As expected, Apple confirmed yesterday during its WWDC keynote that macOS 10.14 Mojave will be the last version of macOS to support legacy 32-bit apps.
Apple commenced its plan to begin phasing out 32-bit apps on Macs in macOS High Sierra 10.13.4. When a 32-bit app is opened in High Sierra, users get a warning about its future incompatibility with the macOS operating system.
Likewise, when opening 32-bit apps in macOS 10.14 Mojave (beta 1), users are shown a dialog box with a similar message telling them that "This app will not work with future versions of macOS". Clicking "OK" on the prompt then allows the app to open.
Currently, the warning is only shown one time for each app. That could well change in subsequent betas of macOS Mojave, however, since Apple previously said it would include "aggressive" warnings about 32-bit apps in the next version of macOS after High Sierra before they are phased out entirely.
Apple's effort to phase them out on Macs mirrors the path it took when ending 32-bit app support on iOS devices. In iOS 10, Apple provided increasingly more insistent warnings to let users know that their apps wouldn't work with future versions of iOS before phasing out 32-bit support entirely in iOS 11.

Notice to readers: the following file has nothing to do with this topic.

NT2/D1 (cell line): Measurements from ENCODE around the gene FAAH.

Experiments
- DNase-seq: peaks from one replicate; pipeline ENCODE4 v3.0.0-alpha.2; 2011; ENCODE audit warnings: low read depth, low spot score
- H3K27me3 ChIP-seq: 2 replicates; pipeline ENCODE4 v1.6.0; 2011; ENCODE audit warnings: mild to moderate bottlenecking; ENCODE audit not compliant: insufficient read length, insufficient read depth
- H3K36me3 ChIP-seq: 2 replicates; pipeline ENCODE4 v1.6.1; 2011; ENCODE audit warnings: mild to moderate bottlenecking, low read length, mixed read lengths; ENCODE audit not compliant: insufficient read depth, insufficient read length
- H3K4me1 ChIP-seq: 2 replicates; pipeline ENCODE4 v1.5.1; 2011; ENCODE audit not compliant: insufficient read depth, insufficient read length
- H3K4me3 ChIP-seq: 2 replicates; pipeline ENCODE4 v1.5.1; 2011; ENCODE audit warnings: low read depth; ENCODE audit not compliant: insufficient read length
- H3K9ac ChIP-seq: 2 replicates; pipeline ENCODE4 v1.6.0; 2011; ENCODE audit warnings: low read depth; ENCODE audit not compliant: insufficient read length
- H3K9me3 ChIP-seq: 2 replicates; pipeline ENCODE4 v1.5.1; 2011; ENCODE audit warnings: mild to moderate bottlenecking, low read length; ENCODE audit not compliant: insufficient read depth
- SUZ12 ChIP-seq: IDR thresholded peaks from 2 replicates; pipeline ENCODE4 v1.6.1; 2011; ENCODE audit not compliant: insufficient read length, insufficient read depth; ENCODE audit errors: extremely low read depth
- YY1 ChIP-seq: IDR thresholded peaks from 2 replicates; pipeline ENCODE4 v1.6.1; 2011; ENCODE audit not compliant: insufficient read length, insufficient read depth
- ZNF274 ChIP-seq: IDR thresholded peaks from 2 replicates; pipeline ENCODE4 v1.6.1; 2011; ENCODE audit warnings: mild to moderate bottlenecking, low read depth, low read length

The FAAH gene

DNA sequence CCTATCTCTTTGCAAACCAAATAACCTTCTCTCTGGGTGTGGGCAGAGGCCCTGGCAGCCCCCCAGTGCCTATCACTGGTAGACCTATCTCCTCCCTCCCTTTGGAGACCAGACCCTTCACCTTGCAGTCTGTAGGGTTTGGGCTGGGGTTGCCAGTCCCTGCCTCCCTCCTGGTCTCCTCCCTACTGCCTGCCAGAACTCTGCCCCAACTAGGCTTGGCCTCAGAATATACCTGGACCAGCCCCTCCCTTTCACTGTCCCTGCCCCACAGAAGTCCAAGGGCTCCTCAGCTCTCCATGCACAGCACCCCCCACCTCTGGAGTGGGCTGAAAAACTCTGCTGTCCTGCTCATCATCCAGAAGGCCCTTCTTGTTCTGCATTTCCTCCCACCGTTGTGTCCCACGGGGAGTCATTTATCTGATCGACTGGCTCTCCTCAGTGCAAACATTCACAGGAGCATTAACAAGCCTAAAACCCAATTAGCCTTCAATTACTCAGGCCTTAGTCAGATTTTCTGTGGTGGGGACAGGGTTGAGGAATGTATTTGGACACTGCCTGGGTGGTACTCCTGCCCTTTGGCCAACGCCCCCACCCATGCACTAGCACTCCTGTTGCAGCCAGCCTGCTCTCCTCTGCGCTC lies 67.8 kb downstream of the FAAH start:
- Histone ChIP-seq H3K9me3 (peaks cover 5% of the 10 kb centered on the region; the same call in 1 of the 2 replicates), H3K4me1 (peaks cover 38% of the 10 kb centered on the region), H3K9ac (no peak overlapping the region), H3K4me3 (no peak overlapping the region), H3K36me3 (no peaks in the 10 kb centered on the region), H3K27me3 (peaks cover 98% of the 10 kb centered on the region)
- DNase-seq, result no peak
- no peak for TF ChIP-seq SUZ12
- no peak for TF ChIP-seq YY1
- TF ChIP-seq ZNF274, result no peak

Once 32-bit apps are phased out on Macs, they won't be able to be used at all, so users will need to find replacements for older 32-bit apps that aren't likely to be updated to 64-bit. You can find out which apps on your Mac are still running in 32-bit by following our how-to guide.
Top Rated Comments
There are probably good reasons why now to stop 32-bit drivers and apps and not that it is just evolution of technology.
if I remember correctly back in my security days, it may have to do with security holes etc. with drivers and coding. (my guess) the resent Spectra and the many other vulnerabilities associated with intel’s cpu’s may accelerate the need for exit. Again, just my thoughts and past experiences.